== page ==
This work explores how self-supervised learning can be universally used to discover speaker-specific features towards enabling personalized speech enhancement models. We specifically address the few-shot learning scenario where access to cleaning recordings of a test-time speaker is limited to a few seconds, but noisy recordings of the speaker are abundant. We develop a simple contrastive learning procedure which treats the abundant noisy data as makeshift training targets through pairwise noise injection: the model is pretrained to maximize agreement between pairs of differently deformed identical utterances and to minimize agreement between pairs of similarly deformed nonidentical utterances. Our experiments compare the proposed pretraining approach with two baseline alternatives: speaker-agnostic fully-supervised pretraining, and speaker-specific self-supervised pretraining without contrastive loss terms. Of all three approaches, the proposed method using contrastive mixtures is found to be most robust to model compression (using 85% fewer parameters) and reduced clean speech (requiring only 3 seconds).
We introduce a technique for augmenting neural text-to-speech (TTS) with lowdimensional trainable speaker embeddings to generate different voices from a single model. As a starting point, we show improvements over the two state-ofthe-art approaches for single-speaker neural TTS: Deep Voice 1 and Tacotron. We introduce Deep Voice 2, which is based on a similar pipeline with Deep Voice 1, but constructed with higher performance building blocks and demonstrates a significant audio quality improvement over Deep Voice 1. We improve Tacotron by introducing a post-processing neural vocoder, and demonstrate a significant audio quality improvement. We then demonstrate our technique for multi-speaker speech synthesis for both Deep Voice 2 and Tacotron on two multi-speaker TTS datasets. We show that a single neural TTS system can learn hundreds of unique voices from less than half an hour of data per speaker, while achieving high audio quality synthesis and preserving the speaker identities almost perfectly.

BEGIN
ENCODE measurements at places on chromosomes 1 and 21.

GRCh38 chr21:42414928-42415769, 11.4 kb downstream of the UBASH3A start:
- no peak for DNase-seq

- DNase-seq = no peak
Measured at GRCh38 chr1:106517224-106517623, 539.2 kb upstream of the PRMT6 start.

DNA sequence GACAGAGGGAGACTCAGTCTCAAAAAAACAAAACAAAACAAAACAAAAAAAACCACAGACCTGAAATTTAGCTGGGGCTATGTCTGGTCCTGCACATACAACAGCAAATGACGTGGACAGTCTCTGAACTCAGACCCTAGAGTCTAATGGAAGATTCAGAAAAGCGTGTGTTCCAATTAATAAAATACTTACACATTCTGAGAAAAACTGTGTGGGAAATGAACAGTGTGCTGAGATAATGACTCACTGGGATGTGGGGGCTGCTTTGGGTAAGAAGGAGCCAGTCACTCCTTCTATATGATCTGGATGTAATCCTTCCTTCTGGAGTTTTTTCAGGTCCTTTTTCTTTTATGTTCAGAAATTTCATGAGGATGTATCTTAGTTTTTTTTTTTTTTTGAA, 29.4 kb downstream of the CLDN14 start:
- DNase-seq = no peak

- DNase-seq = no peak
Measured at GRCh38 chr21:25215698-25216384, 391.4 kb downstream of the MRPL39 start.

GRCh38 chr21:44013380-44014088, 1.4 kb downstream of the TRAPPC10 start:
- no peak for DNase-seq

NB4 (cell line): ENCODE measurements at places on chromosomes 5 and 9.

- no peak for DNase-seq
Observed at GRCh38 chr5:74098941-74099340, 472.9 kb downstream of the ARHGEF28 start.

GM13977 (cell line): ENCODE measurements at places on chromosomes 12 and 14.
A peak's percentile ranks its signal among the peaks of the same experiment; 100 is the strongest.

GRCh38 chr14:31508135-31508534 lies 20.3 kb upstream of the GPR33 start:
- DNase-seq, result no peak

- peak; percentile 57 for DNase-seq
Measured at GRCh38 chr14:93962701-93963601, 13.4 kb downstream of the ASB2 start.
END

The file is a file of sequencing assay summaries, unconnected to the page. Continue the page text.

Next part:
In Automatic Speech Recognition, GMM-HMM had been widely used for acoustic modelling. With the current advancement of deep learning, the Gaussian Mixture Model (GMM) from acoustic models has been replaced with Deep Neural Network, namely DNN-HMM Acoustic Models. The GMM models are widely used to create the alignments of the training data for the hybrid deep neural network model, thus making it an important task to create accurate alignments. Many factors such as training dataset size, training data augmentation, model hyperparameters, etc., affect the model learning. Traditionally in machine learning, larger datasets tend to have better performance, while smaller datasets tend to trigger over-fitting. The collection of speech data and their accurate transcriptions is a significant challenge that varies over different languages, and in most cases, it might be limited to big organizations. Moreover, in the case of available large datasets, training a model using such data requires additional time and computing resources, which may not be available. While the data about the accuracy of state-of-the-art ASR models on open-source datasets are published, the study about the impact of the size of a dataset on acoustic models is not readily available. This work aims to investigate the impact of dataset size variations on the performance of various GMM-HMM Acoustic Models and their respective computational costs.
This study extracted and analyzed the linguistic speech patterns that characterize Japanese anime or game characters. Conventional morphological analyzers, such as MeCab, segment words with high performance, but they are unable to segment broken expressions or utterance endings that are not listed in the dictionary, which often appears in lines of anime or game characters. To overcome this challenge, we propose segmenting lines of Japanese anime or game characters using subword units that were proposed mainly for deep learning, and extracting frequently occurring strings to obtain expressions that characterize their utterances. We analyzed the subword units weighted by TF/IDF according to gender, age, and each anime character and show that they are linguistic speech patterns that are specific for each feature. Additionally, a classification experiment shows that the model with subword units outperformed that with the conventional method.